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Angie Drobnic Holan
By Angie Drobnic Holan March 31, 2011

Foreclosure prevention fund a “colossal failure,” special inspector says

When it comes to President Barack Obama's promise to create a foreclosure prevention fund, he's kept to the letter of law, but his administration has completely failed to meet its spirit. For that, we're moving this our rating to Promise Broken.

Let us explain.

Back during the campaign, Obama said he would create a $10 billion fund to help homeowners facing foreclosure. "Too many families are unable to refinance because no one will lend to them, and they are unable to sell their homes because the housing market has fallen," reads as statement of policy from Obama's 2008 campaign. "As president, Obama will fight to ensure more Americans can achieve and protect the dream of home ownership." We named it one of our top promises, among the most significant campaign pledges Obama made.

And soon after his election, Obama outdid the promise of $10 billion, creating a foreclosure prevention fund that totaled $75 billion, paid for with funds from the Troubled Asset Relief Program (TARP) and the government sponsored mortgage giants Fannie Mae and Freddie Mac. Officials said the fund could help 9 million homeowners.  We gave Obama a Promise Kept.

But as many months went by, the program never lived up to its promise. As of January 2011, the program had given permanent loan modifications to only about 500,000 homeowners.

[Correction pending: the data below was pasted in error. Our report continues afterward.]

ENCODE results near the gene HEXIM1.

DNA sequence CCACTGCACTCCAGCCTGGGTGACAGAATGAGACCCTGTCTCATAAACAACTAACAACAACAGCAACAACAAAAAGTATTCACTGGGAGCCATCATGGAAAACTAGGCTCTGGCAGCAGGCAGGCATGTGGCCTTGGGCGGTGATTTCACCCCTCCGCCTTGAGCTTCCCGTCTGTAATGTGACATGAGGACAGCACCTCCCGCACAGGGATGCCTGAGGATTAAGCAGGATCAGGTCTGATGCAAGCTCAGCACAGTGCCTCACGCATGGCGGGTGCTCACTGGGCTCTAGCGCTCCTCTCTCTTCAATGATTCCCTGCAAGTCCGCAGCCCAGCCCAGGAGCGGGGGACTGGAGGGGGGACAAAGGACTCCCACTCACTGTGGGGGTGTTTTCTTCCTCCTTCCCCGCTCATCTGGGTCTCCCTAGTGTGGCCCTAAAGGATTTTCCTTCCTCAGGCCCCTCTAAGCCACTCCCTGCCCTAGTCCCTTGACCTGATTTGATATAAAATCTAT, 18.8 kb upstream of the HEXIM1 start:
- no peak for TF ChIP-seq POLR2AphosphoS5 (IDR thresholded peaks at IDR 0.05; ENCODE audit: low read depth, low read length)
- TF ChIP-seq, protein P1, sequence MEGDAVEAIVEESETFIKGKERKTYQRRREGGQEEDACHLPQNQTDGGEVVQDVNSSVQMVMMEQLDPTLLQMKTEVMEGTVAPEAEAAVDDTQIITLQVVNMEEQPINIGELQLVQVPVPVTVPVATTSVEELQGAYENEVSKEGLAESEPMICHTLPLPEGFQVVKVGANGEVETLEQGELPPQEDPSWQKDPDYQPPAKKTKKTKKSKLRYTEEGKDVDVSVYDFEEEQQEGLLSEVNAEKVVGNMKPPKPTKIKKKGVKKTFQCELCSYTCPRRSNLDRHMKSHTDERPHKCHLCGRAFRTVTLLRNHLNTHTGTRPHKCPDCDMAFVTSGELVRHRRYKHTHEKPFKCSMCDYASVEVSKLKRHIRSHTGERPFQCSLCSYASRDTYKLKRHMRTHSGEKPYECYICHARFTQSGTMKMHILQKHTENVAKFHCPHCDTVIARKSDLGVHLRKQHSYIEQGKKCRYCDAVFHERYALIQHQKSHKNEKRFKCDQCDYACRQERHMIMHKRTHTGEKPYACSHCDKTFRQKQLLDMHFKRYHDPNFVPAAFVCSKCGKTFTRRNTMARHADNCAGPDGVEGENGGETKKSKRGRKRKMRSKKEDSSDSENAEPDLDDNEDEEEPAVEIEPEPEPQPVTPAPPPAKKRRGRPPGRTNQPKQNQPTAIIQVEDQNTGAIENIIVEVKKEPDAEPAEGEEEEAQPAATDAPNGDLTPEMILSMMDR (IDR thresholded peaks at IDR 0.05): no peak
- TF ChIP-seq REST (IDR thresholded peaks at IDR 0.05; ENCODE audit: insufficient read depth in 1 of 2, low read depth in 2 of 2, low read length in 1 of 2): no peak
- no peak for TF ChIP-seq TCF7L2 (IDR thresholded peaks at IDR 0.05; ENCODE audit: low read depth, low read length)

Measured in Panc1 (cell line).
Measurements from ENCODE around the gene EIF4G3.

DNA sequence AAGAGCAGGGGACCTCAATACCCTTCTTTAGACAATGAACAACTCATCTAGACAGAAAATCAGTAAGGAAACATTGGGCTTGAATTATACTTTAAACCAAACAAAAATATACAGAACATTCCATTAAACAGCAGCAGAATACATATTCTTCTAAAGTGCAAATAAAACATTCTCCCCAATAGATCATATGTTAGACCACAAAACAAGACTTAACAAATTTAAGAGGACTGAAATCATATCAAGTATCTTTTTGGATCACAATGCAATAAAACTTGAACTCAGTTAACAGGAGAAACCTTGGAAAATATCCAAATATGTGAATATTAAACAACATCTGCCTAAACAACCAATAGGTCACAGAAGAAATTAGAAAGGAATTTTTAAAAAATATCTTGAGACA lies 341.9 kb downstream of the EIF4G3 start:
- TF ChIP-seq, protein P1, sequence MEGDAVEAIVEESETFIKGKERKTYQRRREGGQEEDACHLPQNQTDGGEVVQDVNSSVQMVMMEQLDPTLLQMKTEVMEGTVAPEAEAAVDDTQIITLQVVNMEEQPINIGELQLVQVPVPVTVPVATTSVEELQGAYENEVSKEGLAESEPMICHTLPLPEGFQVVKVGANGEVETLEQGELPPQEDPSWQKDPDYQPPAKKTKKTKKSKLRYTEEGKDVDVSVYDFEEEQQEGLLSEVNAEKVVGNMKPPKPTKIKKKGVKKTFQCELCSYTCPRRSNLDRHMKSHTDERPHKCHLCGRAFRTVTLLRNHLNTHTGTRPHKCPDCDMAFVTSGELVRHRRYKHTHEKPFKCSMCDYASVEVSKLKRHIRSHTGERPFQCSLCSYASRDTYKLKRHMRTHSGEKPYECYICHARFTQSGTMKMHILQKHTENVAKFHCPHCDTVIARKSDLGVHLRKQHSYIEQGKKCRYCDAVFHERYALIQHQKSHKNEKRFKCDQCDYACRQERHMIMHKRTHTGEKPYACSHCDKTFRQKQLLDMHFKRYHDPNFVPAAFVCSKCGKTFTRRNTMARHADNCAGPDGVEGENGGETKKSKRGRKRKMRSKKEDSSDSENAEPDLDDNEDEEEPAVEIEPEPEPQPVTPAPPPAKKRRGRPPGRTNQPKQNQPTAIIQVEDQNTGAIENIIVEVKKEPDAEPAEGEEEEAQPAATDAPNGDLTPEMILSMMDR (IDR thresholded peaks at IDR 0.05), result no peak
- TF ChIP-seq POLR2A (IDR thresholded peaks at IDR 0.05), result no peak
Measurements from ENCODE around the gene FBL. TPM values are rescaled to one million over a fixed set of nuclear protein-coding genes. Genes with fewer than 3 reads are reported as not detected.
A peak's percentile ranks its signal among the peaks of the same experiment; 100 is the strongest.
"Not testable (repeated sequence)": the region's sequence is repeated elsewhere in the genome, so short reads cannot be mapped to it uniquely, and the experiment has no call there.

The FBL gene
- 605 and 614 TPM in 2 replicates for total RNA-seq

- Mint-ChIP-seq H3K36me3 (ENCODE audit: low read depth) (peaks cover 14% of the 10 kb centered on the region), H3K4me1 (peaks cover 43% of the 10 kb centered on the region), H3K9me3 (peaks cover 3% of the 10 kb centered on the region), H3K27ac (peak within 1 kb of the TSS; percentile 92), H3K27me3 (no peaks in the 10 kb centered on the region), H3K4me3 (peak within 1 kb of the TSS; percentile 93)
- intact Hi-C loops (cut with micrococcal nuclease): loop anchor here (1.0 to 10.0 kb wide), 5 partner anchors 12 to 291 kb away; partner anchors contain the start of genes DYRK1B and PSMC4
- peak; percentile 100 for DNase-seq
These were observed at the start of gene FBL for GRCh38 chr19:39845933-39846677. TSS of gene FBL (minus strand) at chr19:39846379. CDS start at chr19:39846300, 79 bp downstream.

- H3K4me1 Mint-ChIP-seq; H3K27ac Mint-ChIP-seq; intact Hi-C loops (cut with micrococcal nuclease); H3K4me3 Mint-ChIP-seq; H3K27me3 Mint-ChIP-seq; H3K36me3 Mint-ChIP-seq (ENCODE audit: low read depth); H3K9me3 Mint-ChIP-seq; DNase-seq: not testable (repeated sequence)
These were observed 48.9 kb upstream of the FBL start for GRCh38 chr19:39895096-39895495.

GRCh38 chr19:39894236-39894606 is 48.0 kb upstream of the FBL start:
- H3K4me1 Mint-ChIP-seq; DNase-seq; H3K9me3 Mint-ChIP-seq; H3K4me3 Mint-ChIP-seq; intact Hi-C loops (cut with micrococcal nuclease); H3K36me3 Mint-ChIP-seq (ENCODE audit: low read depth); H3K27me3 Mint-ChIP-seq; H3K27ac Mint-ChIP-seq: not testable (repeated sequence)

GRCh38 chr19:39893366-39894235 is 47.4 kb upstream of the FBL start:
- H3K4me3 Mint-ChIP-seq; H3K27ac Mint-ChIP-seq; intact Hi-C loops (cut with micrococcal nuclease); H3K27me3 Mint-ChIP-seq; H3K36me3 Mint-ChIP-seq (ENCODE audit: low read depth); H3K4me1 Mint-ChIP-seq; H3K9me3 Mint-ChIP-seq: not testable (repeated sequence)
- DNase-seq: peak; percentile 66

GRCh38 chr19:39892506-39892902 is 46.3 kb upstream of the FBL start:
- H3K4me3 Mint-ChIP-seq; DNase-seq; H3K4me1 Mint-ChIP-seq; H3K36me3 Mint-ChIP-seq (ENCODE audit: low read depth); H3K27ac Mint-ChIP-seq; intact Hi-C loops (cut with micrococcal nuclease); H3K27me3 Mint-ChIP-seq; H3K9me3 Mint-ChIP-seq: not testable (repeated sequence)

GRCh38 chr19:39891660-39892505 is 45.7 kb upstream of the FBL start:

The news website ProPublica has extensively investigated the program and reached a number of dismal conclusions.

"With millions of homeowners still struggling to stay in their homes, the Obama administration"s $75 billion foreclosure prevention program has been weakened, perhaps fatally, by lax oversight and a posture of cooperation—rather than enforcement—with the nation's biggest banks," ProPublica reported. "Those banks, Bank of America, Wells Fargo, JPMorgan Chase, and Citibank, service the majority of mortgages."

As we were considering whether to change the rating on this promise, the special inspector general for the Troubled Asset Relief Program, Neil M. Barofsky, penned a damning op-ed in the New York Times, calling the housing program "a colossal failure," blaming a lack of enforcement on the part of the U.S. Treasury Department.

"Treasury Secretary Timothy Geithner has acknowledged that the program 'won't come close' to fulfilling its original expectations, that its incentives are not 'powerful enough' and that the mortgage servicers are 'still doing a terribly inadequate job,;" Barofsky wrote. "But Treasury officials refuse to address these shortfalls. Instead they continue to stubbornly maintain that the program is a success and needs no material change, effectively assuring that Treasury's most specific Main Street promise will not be honored."

The evidence has been mounting for some time that the foreclosure prevention fund has fallen far short of its goals. If it ever rights itself, we'd certainly be willing to reconsider our rating. But today, it hasn't helped many homeowners faced with losing their houses. We conclude it's a Promise Broken.

Our Sources

Angie Drobnic Holan
By Angie Drobnic Holan January 13, 2010

Foreclosure fund has lackluster results so far

Back in February, we rated Obama's promise to create a $10 billion fund to help homeowners as a Promise Kept. In fact, we noted, Obama actually exceeded his promise, sending $75 billion to the fund because the crisis had worsened since the campaign of 2008.